Frances Chas If I Had Your Face is a must see for K-pop and Korean culture fans. The book is told from the perspective of four Korean women: Kyuri, a beautiful worker in the “room salon”; Miho an artist in a relationship with a man of good repute; Ara, a hairdresser obsessed with a K-pop boy band member; and Wonna, a newlyweds trying to have a baby. Each of the four women’s stories overlap and interweave an exciting story about the different effects Korean beauty standards and face-preserving culture have on them.
Kate Elizabeth Russell’s My Dark Vanessa is a haunting story about Vanessa Wye, a woman who realizes that her relationship with her teacher Jacob Strane when she was 15 wasn’t what she remembered. The story is told in two time series: in 2000, when Vanessa was 15 and began her affair with Strane, an English teacher at her private school for girls, and in 2017, after another student at her school accused Strane of sexual abuse and urged Vanessa to do so Come out as a victim too.
Lucy Foley’s guest list is a whodunnit that will keep you guessing to the very last page. The Reese Witherspoon Book Club selection takes place at a wedding on a remote island off the coast of Ireland where a person has mysteriously died. The story is told from the perspective of various wedding guests and party members: the bride, the Plus One, the best man, the wedding planner, the bridesmaid. Only one of them is a murderer, but who? On the guest list, readers guess not only the identity of the murderer, but also the victim.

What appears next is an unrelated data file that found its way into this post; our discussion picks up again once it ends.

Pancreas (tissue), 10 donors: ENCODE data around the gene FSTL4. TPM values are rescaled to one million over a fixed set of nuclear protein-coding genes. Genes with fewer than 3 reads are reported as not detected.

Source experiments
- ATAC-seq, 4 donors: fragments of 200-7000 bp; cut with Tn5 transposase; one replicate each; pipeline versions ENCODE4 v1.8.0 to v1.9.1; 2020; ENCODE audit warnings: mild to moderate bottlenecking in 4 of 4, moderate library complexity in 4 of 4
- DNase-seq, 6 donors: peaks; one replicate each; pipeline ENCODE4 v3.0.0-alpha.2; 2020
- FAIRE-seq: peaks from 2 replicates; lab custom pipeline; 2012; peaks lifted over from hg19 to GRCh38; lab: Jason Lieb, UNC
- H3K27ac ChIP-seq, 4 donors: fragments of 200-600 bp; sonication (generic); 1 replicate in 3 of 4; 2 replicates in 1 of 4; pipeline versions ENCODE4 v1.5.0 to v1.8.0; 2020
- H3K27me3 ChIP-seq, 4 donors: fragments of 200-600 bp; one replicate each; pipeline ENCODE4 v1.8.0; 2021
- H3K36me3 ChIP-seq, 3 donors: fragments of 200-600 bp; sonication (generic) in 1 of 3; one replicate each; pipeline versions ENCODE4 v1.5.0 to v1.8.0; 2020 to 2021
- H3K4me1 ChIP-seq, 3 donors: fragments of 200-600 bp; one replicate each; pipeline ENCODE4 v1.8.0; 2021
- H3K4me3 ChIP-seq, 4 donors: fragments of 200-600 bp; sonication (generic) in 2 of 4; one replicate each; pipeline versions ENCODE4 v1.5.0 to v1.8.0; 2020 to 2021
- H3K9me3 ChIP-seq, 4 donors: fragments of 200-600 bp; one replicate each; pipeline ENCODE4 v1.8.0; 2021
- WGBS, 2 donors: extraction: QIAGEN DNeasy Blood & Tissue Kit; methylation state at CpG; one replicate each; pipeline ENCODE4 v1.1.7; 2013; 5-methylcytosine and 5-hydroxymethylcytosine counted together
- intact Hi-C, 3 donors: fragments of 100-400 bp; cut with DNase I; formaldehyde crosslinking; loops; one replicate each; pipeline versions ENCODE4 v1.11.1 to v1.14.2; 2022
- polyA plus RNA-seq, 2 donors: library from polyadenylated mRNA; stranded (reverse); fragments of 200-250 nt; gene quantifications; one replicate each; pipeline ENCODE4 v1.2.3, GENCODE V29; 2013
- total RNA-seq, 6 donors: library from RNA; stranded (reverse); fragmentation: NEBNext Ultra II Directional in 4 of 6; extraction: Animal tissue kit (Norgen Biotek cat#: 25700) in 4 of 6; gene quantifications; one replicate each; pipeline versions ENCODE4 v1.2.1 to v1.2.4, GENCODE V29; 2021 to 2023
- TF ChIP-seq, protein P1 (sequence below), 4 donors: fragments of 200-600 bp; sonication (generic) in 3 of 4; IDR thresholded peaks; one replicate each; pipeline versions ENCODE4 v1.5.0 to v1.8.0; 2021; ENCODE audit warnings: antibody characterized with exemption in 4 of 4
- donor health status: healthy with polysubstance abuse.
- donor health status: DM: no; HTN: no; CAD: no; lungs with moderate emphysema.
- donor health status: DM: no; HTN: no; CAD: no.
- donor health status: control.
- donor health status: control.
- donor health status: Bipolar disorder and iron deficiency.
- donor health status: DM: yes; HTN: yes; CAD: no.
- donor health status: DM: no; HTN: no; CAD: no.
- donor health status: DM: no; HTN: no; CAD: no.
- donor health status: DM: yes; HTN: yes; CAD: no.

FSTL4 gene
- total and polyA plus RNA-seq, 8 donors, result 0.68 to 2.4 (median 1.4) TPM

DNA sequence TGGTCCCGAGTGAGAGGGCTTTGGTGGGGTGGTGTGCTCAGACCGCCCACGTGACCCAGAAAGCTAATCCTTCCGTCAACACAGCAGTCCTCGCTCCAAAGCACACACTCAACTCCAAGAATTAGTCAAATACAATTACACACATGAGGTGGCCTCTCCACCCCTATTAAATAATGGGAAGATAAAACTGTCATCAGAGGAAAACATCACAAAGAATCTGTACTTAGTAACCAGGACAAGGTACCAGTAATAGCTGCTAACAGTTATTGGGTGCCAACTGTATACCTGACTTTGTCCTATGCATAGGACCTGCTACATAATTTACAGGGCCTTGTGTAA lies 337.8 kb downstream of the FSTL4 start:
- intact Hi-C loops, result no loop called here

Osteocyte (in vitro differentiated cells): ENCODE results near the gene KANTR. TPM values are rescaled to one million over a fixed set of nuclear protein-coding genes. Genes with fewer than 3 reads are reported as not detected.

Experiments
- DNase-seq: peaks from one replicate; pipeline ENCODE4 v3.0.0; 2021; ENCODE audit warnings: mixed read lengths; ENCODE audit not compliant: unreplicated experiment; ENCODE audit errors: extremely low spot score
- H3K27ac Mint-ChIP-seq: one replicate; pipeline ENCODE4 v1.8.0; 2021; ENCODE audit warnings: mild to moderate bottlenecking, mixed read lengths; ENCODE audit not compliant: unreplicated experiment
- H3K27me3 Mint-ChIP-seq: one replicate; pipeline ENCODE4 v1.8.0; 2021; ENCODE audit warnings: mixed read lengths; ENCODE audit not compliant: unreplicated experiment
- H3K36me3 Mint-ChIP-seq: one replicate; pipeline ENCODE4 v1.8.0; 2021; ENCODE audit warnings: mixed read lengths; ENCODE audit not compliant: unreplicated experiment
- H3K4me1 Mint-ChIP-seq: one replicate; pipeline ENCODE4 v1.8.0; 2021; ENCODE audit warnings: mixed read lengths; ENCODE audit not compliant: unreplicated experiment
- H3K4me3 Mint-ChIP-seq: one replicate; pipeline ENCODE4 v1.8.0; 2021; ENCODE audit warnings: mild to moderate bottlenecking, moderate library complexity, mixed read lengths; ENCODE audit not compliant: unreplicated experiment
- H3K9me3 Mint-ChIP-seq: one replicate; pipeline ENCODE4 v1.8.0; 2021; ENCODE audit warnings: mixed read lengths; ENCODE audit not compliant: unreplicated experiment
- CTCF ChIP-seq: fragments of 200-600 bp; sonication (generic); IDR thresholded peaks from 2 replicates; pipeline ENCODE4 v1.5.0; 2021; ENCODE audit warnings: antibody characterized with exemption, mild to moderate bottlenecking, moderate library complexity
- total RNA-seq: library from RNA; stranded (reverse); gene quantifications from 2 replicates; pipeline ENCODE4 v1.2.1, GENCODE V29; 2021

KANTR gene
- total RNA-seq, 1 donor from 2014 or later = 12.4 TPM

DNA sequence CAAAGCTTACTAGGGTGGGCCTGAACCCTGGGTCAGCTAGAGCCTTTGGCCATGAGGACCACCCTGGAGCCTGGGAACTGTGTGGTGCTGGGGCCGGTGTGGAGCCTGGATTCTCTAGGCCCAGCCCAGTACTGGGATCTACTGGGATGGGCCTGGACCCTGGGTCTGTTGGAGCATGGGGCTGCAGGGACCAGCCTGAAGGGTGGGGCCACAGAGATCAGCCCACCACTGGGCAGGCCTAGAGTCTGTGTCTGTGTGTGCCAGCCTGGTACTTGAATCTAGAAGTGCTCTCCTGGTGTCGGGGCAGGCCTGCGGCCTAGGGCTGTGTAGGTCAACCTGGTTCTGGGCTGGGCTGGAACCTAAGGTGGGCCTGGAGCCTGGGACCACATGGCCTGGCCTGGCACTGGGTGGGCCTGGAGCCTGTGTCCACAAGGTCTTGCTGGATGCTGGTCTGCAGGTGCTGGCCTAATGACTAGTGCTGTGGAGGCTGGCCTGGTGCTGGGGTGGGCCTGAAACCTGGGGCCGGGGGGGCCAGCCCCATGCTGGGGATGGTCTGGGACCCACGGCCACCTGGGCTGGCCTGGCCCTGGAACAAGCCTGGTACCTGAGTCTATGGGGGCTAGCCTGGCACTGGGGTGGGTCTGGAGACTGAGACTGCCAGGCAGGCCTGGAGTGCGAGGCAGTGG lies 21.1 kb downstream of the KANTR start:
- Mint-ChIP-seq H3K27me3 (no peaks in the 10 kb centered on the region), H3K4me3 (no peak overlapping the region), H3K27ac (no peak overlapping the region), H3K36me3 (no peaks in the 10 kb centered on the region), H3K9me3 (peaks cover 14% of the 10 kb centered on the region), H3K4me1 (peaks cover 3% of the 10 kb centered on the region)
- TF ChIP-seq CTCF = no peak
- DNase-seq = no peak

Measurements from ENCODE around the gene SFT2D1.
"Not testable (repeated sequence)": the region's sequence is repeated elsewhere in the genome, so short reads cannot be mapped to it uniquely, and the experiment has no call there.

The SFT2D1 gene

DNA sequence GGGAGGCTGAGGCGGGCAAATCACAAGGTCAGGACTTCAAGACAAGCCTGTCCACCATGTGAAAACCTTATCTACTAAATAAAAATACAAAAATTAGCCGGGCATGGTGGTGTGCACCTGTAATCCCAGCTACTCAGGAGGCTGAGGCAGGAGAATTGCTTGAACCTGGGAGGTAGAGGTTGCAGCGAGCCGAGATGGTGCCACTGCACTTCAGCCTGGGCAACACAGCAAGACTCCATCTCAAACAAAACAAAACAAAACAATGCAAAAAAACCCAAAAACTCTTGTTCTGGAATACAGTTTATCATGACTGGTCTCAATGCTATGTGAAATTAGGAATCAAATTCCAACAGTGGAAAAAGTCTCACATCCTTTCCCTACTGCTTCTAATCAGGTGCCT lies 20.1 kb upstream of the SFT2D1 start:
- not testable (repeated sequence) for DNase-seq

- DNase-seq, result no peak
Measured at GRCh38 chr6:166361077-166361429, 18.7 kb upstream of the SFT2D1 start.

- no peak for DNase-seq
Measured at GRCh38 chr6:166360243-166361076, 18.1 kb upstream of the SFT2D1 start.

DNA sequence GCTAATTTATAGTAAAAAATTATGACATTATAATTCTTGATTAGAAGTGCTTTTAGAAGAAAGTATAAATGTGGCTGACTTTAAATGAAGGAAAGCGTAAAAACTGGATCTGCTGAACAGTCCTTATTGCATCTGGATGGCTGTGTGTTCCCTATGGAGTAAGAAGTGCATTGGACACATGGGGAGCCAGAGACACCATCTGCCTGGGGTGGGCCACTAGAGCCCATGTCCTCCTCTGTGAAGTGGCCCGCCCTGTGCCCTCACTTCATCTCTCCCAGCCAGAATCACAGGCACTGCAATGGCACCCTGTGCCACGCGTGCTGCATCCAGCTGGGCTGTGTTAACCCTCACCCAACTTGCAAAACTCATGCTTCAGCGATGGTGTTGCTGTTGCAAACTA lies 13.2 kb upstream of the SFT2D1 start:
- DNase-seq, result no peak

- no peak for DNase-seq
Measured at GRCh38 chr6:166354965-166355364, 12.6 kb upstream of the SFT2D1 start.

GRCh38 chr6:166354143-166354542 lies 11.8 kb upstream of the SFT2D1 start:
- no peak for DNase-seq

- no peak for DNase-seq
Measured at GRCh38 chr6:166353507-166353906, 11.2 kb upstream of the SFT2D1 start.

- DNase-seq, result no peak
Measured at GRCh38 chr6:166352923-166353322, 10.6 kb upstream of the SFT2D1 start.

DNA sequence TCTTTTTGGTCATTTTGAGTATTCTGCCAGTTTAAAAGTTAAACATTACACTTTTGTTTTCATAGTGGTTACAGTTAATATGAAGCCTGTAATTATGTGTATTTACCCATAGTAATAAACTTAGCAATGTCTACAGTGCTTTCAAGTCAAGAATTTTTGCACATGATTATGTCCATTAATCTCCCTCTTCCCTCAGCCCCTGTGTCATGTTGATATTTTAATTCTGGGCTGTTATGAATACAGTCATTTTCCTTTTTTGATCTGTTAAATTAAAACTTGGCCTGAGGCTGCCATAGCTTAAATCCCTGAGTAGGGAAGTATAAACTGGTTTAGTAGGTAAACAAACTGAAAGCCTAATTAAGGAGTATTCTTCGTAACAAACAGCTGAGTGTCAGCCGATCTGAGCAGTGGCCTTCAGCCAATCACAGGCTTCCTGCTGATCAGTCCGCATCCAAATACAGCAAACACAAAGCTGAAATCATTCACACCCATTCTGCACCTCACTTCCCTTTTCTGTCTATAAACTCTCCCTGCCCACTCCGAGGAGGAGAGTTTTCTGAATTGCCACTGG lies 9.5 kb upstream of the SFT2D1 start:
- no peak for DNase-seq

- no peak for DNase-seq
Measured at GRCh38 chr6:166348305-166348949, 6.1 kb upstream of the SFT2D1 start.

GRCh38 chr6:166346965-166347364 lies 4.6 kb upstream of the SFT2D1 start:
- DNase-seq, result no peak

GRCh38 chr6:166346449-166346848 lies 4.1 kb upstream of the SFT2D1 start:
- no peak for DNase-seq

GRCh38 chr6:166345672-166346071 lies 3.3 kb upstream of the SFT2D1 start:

Brit Bennett’s The Vanishing Half was one of the top bestsellers of 2020 for a reason. The book follows the Vignes twins, two sisters who grew up in a small southern black community and ran away at the age of 16. When one of the sisters returns years later with a daughter, she investigates what happened to her twin. without her knowledge she has wandered through the country, where she secretly passes by as a white woman with a white husband who knows nothing about her past. Narrated through various decades in the lives of the Vignes sisters, The Vanishing Half follows both twins as their secrets come to light.
Frederik Backman’s Anxious People is not your classic puzzle. The book takes place on an apartment open day when a failed bank robber seeks refuge and takes the group of strangers hostage. Among the hostages are a wealthy bank manager, an 87-year-old woman, a real estate agent, two couples and a mysterious man who has locked himself in the apartment’s only bathroom. The story is told from two timelines: the hostage situation and then where the robber mysteriously disappeared. Police must investigate what happened to the robber while the hostages’ stories and secrets are revealed.
Writer of bestselling thrillers like The Woman in Cabin 10 and The Turn of the Key, Ruth Ware returned in 2020 with another mystery. One by one, eight employees follow the London-based tech startup Snoop, an app that allows users to stream the same music someone else is listening to in real time. During a team vacation in a chalet in the French Alps, an avalanche crashes and traps the Snoop team and the two employees of the chalet. However, a Snoop member has not returned from a ski trip earlier in the day. To make matters worse, there is a killer among them and they have to find out who the killer is before they are individually selected.